AAKASH NIHALANI (US), DOLK (NO), EINE (UK), JORDAN SEILER (US), HOWNOSM (US), MOBSTR (UK), NIELS SHOE MEULMAN (NL), RON ENGLISH (US), SABER (US), SICKBOY (UK), THE WA (FR)
The streets of Stavanger
The surprises at this year’s Nuart were the public interventions. Each year there has been public murals painted in addition to the exhibition spaces. This year also saw actions on or over the border of what is strictly legal, but at the same time questioning why this is so. Unlike the murals, the interventions existed for just a short while, visible only for those who were there just for that period of time.
Jordan Seiler - ad-takeoverJordan Seiler brought the ad-takeover campaign to Stavanger. He removed more than 30 bus shelter commercials and two billboards, and replaced the movie and clothes posters with his own abstract geometrical patterns. For one evening and a night the bus stops were free of the commercial strain. You could actually wait for the bus without being told which movies to watch or clothes to wear. The next day he explained the idea behind the work, on the conference Nuart Plus.
Ad takeover by Jordan Seiler
We are bombarded with advertisements all the time, and it does have an impact on us whether we like it or not. (Otherwise they would not pay such large sums for ad space, would they?) Some ads we are able to switch off, by turning off the TV, by not buying newspapers or by refusing to recieve mail ads. But in public space we are forced to see the ads, especially while waiting for the bus. Is JCDecaux offering free bus shelters just to be nice, or is there a profit on the ad space they offer? And who is paying for it in the end, if not the consumers, that is us?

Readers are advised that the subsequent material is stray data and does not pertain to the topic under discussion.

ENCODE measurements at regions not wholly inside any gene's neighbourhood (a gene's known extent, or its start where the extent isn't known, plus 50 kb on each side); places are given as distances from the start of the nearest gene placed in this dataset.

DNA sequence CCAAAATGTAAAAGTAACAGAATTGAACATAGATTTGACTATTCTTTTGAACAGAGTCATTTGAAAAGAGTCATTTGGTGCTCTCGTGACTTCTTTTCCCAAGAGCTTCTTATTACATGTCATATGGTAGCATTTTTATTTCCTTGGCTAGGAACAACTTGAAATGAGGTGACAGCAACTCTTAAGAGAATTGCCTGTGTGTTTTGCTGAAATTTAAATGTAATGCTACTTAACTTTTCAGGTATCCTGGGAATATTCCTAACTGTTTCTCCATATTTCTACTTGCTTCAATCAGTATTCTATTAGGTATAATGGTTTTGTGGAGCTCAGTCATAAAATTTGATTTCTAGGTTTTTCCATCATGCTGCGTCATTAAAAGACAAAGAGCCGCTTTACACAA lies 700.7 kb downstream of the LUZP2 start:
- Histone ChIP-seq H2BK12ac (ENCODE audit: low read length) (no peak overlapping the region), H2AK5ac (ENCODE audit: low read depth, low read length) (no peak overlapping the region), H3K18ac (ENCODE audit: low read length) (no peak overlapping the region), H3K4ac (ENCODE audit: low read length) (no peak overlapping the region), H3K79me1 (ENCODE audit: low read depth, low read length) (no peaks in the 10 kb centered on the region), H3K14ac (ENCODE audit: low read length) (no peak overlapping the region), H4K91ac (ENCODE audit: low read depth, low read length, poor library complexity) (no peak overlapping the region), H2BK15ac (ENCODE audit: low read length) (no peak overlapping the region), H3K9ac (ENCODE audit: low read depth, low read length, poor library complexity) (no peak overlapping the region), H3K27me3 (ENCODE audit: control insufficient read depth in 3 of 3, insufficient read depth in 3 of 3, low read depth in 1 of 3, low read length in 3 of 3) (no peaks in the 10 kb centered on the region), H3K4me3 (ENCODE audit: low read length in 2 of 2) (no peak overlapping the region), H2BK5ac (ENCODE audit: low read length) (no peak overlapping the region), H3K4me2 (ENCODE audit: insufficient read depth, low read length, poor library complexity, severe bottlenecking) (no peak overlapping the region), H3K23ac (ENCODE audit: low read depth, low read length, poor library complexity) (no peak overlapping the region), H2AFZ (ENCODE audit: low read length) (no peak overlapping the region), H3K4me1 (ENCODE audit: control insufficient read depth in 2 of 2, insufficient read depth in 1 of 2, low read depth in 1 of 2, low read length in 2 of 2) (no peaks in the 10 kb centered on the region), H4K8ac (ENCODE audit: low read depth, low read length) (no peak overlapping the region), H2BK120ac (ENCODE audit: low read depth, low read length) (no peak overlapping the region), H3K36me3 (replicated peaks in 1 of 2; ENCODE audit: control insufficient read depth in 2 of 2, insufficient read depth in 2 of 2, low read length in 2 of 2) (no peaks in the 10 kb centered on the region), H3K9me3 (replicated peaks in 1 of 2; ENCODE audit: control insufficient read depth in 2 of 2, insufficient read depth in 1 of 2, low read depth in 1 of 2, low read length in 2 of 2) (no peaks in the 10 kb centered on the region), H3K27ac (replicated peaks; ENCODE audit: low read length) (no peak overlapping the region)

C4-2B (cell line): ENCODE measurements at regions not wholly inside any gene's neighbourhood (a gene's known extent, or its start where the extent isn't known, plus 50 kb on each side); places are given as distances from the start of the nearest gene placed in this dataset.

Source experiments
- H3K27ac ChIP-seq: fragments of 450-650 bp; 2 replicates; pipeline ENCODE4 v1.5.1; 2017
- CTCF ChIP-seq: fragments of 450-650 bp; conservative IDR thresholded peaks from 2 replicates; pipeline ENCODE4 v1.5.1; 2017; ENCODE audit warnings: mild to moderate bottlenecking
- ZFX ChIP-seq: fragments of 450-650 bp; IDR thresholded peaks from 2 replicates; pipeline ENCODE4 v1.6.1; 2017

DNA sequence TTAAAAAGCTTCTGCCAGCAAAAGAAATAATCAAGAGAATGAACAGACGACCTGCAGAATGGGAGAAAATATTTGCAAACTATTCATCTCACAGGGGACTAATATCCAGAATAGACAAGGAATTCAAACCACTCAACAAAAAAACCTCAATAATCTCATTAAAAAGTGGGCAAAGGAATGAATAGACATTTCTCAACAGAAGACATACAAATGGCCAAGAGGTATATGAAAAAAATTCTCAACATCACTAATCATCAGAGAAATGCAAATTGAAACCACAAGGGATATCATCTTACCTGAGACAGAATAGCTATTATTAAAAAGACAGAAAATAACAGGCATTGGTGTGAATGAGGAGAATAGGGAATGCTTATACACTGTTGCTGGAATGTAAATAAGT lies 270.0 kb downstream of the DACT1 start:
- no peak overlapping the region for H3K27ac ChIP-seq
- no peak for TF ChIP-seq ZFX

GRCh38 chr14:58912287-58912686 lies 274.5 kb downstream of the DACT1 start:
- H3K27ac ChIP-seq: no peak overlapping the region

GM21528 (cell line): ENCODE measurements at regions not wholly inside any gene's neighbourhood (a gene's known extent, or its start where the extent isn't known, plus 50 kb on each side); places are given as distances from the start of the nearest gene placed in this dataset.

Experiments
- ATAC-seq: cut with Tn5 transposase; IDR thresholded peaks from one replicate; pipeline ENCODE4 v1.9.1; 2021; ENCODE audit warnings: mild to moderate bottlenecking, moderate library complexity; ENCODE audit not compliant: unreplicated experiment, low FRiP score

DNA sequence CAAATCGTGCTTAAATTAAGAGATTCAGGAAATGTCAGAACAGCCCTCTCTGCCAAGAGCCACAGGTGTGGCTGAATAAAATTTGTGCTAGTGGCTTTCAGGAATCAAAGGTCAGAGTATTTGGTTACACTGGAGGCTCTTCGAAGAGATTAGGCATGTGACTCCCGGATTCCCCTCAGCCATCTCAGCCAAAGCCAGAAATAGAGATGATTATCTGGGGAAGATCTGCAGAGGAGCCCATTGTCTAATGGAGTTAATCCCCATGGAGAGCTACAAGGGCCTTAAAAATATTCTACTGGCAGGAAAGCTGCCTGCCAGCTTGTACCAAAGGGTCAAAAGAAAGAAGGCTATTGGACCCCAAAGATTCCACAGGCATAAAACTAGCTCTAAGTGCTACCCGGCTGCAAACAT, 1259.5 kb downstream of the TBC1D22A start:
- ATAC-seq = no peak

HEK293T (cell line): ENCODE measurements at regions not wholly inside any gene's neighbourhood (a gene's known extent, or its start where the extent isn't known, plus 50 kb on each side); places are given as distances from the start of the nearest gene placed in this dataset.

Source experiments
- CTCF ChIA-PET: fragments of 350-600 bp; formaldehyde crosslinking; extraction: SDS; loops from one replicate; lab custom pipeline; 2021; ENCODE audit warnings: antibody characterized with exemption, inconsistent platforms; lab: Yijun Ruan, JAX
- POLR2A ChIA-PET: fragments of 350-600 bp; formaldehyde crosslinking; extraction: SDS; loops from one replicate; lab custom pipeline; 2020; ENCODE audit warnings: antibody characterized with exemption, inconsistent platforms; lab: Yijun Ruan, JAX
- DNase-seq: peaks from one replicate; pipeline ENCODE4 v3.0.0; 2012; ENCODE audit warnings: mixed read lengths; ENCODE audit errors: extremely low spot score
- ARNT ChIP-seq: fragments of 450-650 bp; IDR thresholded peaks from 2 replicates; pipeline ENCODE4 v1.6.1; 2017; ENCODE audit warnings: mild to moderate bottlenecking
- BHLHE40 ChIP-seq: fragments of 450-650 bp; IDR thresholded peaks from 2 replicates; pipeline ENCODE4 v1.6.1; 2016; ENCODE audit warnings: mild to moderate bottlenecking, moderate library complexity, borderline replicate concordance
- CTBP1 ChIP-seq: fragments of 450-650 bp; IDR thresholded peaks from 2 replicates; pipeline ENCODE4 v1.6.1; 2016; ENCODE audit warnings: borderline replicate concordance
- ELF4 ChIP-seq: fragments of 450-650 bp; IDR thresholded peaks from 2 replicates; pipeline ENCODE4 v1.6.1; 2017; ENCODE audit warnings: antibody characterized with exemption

Seiler’s intervention had several impacts, even if the ads were replaced the next morning. It replaced ads with art. It drew our attention to how many ads there are around. And it showed us that we can actually do something with our environment.
What is left to say is that he also went out the next night, this time to just turn a vast number of posters upside down. A simple but very effective intervention, adding inconvenience to the bus shelter company, and giving humour to the bus travellers. The posters were turned back the next morning. But we may wonder what is normal and what is upside-down about one commercial company deciding what we all shall see every day instead of letting us have a choice.
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The Wa and his assistants worked hard all week on a large gift for Stavanger. For a short time there was a flow of black spots resembling oil drops leaking from an ATM, across the main square, to the sea. A large van-load of spots, more than 200 of them, in unique shapes and sizes, were quickly placed out on the actual path. As the gift was given, it was up to the inhabitants, the weather, the cars and the birds to decide what to do with it. The items were not signed, few knew about the action on beforehand, and little was published afterwards. Those who have seen it are privileged, even if they do not know it themselves.
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Street art walksStavanger is turning into a gallery of murals, with additions every year. There are still walls to paint, and some disappear during the years, but the exhibition/collection is increasing every year. Some works are highly visible, others are more hidden. Even inhabitants that walk daily in the streets may not have seen all. Thus it was just reasonable of Nuart to present art walks for both visitors and inhabitants to get a closer look on what there is to see. One day with streetartblogger RJ Rushmore of Vandalog and urban interventionist Jordan Seiler, and one day with the mr.Knowitall-of-streetart Tristan Manco. Not even pouring rain stopped the crowd of participants from walking from mural to mural, learning to know the town in a different way.
Streetart walk with Tristan Manco